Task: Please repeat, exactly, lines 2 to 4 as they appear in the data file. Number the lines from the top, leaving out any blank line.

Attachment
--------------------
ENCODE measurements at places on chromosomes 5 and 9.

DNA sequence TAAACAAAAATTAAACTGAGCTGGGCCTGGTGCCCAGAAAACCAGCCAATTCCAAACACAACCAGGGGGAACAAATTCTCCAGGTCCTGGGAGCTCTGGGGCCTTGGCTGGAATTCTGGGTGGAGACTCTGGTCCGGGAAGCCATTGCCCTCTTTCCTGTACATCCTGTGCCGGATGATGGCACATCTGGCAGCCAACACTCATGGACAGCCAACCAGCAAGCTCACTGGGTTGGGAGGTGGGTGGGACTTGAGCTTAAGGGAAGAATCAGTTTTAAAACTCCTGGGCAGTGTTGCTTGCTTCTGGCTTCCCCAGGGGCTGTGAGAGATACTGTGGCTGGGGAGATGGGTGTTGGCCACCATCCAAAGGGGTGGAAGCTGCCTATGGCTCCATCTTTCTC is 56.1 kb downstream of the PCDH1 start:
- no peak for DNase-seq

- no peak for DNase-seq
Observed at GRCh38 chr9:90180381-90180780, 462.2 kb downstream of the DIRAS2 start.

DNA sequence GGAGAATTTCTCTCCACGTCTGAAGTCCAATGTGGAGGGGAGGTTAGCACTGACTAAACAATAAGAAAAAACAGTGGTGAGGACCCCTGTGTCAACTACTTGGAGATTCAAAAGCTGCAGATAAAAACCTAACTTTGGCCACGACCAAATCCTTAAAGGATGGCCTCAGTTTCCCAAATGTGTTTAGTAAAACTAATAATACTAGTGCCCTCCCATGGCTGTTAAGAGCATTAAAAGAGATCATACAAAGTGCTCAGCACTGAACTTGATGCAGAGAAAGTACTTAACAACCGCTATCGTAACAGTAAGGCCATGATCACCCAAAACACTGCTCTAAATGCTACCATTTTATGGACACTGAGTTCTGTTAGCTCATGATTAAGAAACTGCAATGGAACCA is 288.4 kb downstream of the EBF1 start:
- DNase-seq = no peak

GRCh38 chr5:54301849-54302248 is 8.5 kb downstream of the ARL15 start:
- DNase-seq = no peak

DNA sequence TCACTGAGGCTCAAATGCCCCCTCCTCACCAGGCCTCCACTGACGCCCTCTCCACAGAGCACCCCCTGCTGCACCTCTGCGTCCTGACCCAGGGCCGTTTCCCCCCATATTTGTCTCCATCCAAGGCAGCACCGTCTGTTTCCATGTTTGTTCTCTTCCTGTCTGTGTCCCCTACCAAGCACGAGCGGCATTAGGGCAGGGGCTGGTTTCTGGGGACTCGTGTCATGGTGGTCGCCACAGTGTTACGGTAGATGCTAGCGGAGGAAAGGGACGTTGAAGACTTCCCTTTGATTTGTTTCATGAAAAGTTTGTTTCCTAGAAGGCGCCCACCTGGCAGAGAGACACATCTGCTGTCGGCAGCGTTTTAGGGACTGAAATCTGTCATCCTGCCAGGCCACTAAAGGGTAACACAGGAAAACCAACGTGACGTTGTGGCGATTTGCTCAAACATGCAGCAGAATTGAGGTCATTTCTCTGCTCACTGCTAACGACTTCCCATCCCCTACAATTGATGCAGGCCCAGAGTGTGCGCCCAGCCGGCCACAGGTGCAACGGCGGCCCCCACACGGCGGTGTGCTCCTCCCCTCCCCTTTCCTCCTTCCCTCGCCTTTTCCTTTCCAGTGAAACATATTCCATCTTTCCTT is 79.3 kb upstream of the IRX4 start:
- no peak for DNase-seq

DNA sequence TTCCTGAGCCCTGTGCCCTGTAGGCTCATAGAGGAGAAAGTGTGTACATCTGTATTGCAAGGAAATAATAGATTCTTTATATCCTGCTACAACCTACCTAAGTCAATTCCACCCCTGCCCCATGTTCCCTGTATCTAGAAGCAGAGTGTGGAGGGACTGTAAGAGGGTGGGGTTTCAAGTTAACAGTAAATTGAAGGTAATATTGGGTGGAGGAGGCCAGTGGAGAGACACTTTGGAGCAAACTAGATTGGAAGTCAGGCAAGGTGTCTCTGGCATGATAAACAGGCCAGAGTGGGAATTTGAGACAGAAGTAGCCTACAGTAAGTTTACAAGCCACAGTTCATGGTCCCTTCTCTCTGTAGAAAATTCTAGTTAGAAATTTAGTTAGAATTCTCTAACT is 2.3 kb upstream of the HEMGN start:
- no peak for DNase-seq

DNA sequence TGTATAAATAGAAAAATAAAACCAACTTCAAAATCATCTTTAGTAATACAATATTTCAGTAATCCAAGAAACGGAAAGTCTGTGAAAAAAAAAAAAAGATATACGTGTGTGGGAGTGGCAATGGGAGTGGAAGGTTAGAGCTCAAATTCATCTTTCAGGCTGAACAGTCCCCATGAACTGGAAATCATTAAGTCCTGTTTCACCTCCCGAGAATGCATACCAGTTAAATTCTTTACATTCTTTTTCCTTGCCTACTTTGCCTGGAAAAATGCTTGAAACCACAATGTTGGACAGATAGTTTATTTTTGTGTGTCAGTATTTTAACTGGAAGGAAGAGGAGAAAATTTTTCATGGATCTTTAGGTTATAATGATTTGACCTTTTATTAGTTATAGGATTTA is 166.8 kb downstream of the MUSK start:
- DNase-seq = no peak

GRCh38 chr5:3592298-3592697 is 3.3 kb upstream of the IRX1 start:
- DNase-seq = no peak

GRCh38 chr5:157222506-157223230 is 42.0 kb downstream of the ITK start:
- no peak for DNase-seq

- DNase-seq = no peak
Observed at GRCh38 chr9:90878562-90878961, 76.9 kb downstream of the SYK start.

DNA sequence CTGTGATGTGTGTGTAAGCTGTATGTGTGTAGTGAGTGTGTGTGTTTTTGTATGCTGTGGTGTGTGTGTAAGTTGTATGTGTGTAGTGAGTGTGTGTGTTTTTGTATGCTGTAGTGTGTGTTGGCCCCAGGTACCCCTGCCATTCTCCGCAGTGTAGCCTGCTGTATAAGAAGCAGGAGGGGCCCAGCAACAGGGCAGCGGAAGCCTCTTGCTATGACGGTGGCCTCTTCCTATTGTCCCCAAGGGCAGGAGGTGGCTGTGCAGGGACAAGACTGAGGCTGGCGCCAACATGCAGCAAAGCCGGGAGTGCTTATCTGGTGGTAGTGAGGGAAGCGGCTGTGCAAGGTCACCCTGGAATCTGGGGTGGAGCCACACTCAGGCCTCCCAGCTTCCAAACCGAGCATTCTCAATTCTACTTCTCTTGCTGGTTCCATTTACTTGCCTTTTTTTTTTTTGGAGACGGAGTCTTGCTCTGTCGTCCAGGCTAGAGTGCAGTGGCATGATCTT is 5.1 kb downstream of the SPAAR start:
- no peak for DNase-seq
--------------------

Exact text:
DNA sequence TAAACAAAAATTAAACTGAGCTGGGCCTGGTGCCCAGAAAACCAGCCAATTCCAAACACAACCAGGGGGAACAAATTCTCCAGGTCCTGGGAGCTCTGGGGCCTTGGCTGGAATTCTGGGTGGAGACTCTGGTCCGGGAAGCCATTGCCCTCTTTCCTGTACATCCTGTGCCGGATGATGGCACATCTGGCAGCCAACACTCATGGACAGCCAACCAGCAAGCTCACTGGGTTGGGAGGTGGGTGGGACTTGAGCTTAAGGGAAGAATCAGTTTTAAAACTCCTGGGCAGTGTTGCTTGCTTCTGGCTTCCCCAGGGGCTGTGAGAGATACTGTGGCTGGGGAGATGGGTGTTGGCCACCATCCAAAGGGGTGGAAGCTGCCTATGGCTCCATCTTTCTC is 56.1 kb downstream of the PCDH1 start:
- no peak for DNase-seq

- no peak for DNase-seq